Presentation on theme: "Preserving Cut Roses by Cindy Garrett Sunglow Miniflora from Whit Wells."— Presentation transcript:
Preserving Cut Roses by Cindy Garrett Sunglow Miniflora from Whit Wells
Exhibitors and Rosarians need to know how to keep their long-stemmed beauties to last as long as possible. Rose varieties vary greatly in vase life so get to know your roses. Realize that roses react differently in the Spring than in the Fall In the Spring the growing momentum is greater; they are growing faster as the days lengthen and become warmer. This means that you will need to cut them sooner, while they are slightly tighter than exhibition stage, to allow for some opening in the refrigerator. In the Fall the process is reversed. The roses are slowing down in growth and can be cut almost at exhibition stage because they will not open as fast. If the nights are quite cold you might even want to cut the rose and bring it into the garage or house to help it open.
EQUIPMENT 1.RAZOR-SHARP PRUNING SHEARS ARE AN ABSOLUTE MUST. (A dull pair of shears do nothing more than smash the delicate tissues of the stem.) 2.Clean containers (including vases) with a 10% bleach solution to kill bacteria. (9 parts water to 1 part bleach). 3.Use plastic or glass containers which do not react to chemical solutions. 4.Refrigerator – preferably older type that is not self-defrosting. If using a frost-free type have plastic bags available to cover the blooms.
Process for Cutting Roses When should I cut my roses! l Make sure your rose bushes are well watered before cutting so they will be well hydrated. l Cut in the early morning or late evening. l Avoid mid-day if possible Exhibitors Note: If a bloom is right for cutting, we cut it regardless of the time of day. l The “ideal time” to cut a rose is toward the last hours of daylight as the nutrient content is at a peak. An ample supply of nutrients will allow the bloom to develop more naturally.
Process for Cutting Roses Prepare your conditioner/preservative of choice in a clean container. l What is the difference between a conditioner and a preservative? A conditioner contains an agent to kill bacteria, but does not provide any nutrients. Conditioners are used to “hold” roses in the cooler. A preservative (cut flower food) contains an agent to kill bacteria and also provides food for bloom development. Most of these will have to be changed every three days or so and stems re-cut. Can be used in cooler and at room temperature.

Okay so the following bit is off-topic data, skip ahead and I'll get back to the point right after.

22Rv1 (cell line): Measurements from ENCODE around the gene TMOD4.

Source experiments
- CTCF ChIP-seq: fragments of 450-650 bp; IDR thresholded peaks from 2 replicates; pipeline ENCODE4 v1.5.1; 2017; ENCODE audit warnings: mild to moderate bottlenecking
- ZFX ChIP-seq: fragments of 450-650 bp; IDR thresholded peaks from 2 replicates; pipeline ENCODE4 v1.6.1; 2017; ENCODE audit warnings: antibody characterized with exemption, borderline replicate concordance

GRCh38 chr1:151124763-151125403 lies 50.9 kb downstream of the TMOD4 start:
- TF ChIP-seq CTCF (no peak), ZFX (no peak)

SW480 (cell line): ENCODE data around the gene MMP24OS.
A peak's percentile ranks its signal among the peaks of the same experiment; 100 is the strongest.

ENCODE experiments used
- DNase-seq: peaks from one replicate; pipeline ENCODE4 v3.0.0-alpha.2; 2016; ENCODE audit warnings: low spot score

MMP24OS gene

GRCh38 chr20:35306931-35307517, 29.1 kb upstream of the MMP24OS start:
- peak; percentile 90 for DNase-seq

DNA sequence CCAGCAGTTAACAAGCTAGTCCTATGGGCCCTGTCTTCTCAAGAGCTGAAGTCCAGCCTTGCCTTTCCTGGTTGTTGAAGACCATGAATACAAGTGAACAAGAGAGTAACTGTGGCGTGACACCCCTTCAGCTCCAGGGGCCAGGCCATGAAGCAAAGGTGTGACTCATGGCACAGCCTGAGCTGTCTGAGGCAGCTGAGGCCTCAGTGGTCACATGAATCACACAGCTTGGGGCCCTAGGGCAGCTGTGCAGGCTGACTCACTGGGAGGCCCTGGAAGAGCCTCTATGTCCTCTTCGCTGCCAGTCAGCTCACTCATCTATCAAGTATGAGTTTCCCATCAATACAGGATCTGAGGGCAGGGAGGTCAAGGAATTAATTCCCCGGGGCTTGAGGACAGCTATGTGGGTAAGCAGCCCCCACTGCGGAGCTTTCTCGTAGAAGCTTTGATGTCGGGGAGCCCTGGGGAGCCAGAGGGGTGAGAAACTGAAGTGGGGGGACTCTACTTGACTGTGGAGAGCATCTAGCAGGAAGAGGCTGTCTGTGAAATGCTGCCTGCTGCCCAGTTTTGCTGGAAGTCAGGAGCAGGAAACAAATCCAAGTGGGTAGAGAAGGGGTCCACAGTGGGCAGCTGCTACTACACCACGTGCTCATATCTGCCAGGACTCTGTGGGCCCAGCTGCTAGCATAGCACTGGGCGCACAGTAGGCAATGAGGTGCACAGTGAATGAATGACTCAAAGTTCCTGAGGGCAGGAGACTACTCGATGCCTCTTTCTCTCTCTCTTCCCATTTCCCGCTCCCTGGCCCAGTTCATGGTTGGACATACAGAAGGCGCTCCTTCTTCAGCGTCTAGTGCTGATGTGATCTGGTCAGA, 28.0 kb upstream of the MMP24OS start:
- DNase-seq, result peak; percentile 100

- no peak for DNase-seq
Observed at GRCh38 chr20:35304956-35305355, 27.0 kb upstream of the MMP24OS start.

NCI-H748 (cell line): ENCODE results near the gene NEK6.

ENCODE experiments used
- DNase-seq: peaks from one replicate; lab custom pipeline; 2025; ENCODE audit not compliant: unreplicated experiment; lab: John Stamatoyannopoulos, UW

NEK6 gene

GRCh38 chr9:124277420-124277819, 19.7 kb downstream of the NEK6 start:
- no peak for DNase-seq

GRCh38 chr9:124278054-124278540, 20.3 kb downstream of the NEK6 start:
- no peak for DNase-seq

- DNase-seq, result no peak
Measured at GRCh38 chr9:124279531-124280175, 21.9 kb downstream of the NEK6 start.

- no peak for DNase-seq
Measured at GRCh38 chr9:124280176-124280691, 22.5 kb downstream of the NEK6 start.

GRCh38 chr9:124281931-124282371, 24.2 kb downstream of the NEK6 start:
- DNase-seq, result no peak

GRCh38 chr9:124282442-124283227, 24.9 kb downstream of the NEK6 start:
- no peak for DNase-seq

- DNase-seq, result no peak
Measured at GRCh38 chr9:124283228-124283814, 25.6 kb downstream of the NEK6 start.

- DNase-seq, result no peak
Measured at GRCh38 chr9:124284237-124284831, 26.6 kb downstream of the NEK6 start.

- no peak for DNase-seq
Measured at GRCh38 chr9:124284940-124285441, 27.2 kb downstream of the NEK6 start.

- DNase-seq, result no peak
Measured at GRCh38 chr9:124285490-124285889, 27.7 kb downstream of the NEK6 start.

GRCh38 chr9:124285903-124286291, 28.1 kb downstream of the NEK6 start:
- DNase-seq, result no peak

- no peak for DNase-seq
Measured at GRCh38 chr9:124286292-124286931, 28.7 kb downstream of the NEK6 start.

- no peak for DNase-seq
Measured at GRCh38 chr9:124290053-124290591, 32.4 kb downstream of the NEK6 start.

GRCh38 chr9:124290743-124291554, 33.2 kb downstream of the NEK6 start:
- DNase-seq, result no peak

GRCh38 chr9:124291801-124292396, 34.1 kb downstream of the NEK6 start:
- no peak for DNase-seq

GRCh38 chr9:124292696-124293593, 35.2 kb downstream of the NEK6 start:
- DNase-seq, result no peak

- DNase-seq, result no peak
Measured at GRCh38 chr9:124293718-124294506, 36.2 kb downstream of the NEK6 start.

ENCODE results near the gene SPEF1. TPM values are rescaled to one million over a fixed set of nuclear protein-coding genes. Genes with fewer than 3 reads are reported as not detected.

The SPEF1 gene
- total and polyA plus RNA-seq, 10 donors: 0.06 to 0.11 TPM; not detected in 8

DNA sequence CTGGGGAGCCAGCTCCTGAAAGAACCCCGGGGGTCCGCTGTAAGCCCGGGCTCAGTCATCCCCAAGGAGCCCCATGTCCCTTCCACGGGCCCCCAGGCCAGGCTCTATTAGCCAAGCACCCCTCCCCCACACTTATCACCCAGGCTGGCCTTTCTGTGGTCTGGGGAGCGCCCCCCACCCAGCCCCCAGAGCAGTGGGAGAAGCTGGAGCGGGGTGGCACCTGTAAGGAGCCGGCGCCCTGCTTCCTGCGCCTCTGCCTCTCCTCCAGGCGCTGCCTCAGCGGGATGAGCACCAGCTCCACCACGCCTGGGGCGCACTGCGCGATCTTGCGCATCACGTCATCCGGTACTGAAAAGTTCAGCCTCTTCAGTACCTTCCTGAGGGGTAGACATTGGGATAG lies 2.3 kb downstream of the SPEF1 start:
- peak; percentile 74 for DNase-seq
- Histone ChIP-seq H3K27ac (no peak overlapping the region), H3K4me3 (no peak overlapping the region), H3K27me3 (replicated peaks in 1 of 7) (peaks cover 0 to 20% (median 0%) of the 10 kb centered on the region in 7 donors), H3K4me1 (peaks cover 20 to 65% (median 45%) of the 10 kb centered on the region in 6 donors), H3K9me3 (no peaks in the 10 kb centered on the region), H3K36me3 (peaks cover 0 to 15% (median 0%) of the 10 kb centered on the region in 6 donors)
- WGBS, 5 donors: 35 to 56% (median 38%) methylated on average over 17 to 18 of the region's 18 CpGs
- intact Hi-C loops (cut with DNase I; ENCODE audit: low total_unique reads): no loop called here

Process for Cutting Roses Prepare your conditioner/preservative of choice in a clean container. l What conditioner/preservative should I use?
Chrysal Professional #1 Has been used by exhibitors for years Is a conditioner for holding roses in the cooler. Kills harmful bacteria that can block water passage Encourages water uptake Promotes “holding” Cannot be used outside of cooler! Good for one week
Chrysal Professional #2 Is both a conditioner and a preservative 70% hydration (RVB) and 30% sugars (Chrysal clear) Keeps water clean, clear and odorless Can be used in cooler and at room temp Good for one week 2 teaspoons/quart of water.
Chrysal Fresh Flower Food Sachets Fresh flower food preservative Keeps water clear Each sachet makes 1 pint of treated solution.
Chrysal RosePro Liquid Flower Food Preservative especially made for roses Each packet makes 1 quart of solution Keeps stems firm, leaves green, helps buds open to bigger flowers Enhances color and fragrance No need to change vase water!
Other Possible Preservatives 1)In a gallon of warm water, add ½ cup sugar and 2 teaspoons of bleach. Allow to cool before using 2)Use 4 TBS of Listerine per gallon of water. Change solution every 3 days. 3)Use one part lemon-based soda (Sprite, Seven-Up, etc.) to three parts water. Change every 3 days. Do not use diet sodas!
Process for Cutting Roses How tight should I cut my blooms? l Depends on the variety l Depends on number of petals. l General rule is to cut ¼ to 1/3 open.
Process for Cutting Roses After you have prepared conditioner/preservative, take your sharp pruning shears and a bucket of warm water into the garden.
Process for Cutting Roses Cut the stems at desired length just above an outward facing leaflet. l Look down your stem l Go past all the 3-leaflet leaves to at least the first 5-leaflet leaf. You can go father down to other 5- leaflet leaves. l Cut about ¼” above an outward facing 5-leaflet leaf. l This will help keep bush open at center for good ventilation to inhibit diseases.
Process for Cutting Roses Immediately place the cut blooms in the bucket of warm water! l The warm water opens the channels in the stems that transport water to the blooms.
Process for Cutting Roses After you have cut all your blooms: l Re-cut blooms under warm water at a 45 degree angle. l Place in a cool location in the house for about an hour to allow water to cool to room temperature. This is the “hardening hydration period.” l Place blooms in conditioner/preservative and refrigerate
Refrigeration Cover blooms with plastic sandwich bags l Not necessary with older, non-frost-free refrigerators! Place a pan of water on the bottom to add humidity Remove ripening fruit such as apples and lemons, as they give off ethylene that will damage bloom. Ideal temperature is 34 to38 degrees. Make sure no foliage is in water solution. Blooms should not touch back sides or coils. Overnight refrigeration will extend life of your blooms 4-5 days
Generally Speaking! Some roses refrigerate better than others! Varieties that tend to open quickly need to be cut tighter (i.e. Gold Medal) Some of the “older” red roses do not refrigerate well (i.e Mr. Lincoln, Uncle Joe) Mauve, pink and most white varieties refrigerate well Some varieties with orange coloration tend to change colors in the cooler (i.e. Touch of Class) Don’t be afraid to experiment on your own!